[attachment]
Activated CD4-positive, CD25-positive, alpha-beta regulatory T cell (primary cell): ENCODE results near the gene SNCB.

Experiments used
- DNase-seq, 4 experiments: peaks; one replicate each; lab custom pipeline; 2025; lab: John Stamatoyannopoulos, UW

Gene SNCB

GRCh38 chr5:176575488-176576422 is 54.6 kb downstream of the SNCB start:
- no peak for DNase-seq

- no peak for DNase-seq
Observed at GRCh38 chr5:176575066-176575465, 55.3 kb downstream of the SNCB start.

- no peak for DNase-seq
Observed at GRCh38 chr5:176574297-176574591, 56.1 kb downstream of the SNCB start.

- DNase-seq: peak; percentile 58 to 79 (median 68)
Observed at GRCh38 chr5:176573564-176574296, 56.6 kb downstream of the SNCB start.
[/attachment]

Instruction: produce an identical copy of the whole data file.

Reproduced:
Activated CD4-positive, CD25-positive, alpha-beta regulatory T cell (primary cell): ENCODE results near the gene SNCB.

Experiments used
- DNase-seq, 4 experiments: peaks; one replicate each; lab custom pipeline; 2025; lab: John Stamatoyannopoulos, UW

Gene SNCB

GRCh38 chr5:176575488-176576422 is 54.6 kb downstream of the SNCB start:
- no peak for DNase-seq

- no peak for DNase-seq
Observed at GRCh38 chr5:176575066-176575465, 55.3 kb downstream of the SNCB start.

- no peak for DNase-seq
Observed at GRCh38 chr5:176574297-176574591, 56.1 kb downstream of the SNCB start.

- DNase-seq: peak; percentile 58 to 79 (median 68)
Observed at GRCh38 chr5:176573564-176574296, 56.6 kb downstream of the SNCB start.